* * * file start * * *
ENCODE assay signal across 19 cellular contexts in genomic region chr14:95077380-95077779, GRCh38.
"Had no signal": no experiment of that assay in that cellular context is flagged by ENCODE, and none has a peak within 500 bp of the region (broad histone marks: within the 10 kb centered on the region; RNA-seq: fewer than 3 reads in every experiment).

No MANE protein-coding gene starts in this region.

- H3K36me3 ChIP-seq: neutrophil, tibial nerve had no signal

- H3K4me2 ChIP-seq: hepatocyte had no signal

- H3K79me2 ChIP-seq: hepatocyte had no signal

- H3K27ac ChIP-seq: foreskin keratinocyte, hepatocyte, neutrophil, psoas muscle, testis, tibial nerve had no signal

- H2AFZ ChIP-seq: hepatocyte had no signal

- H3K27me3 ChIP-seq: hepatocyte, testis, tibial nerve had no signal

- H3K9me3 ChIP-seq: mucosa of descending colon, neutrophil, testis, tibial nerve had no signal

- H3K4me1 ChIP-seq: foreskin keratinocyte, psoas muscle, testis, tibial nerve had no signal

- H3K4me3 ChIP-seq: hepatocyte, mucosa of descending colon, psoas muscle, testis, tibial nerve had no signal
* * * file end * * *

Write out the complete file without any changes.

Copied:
ENCODE assay signal across 19 cellular contexts in genomic region chr14:95077380-95077779, GRCh38.
"Had no signal": no experiment of that assay in that cellular context is flagged by ENCODE, and none has a peak within 500 bp of the region (broad histone marks: within the 10 kb centered on the region; RNA-seq: fewer than 3 reads in every experiment).

No MANE protein-coding gene starts in this region.

- H3K36me3 ChIP-seq: neutrophil, tibial nerve had no signal

- H3K4me2 ChIP-seq: hepatocyte had no signal

- H3K79me2 ChIP-seq: hepatocyte had no signal

- H3K27ac ChIP-seq: foreskin keratinocyte, hepatocyte, neutrophil, psoas muscle, testis, tibial nerve had no signal

- H2AFZ ChIP-seq: hepatocyte had no signal

- H3K27me3 ChIP-seq: hepatocyte, testis, tibial nerve had no signal

- H3K9me3 ChIP-seq: mucosa of descending colon, neutrophil, testis, tibial nerve had no signal

- H3K4me1 ChIP-seq: foreskin keratinocyte, psoas muscle, testis, tibial nerve had no signal

- H3K4me3 ChIP-seq: hepatocyte, mucosa of descending colon, psoas muscle, testis, tibial nerve had no signal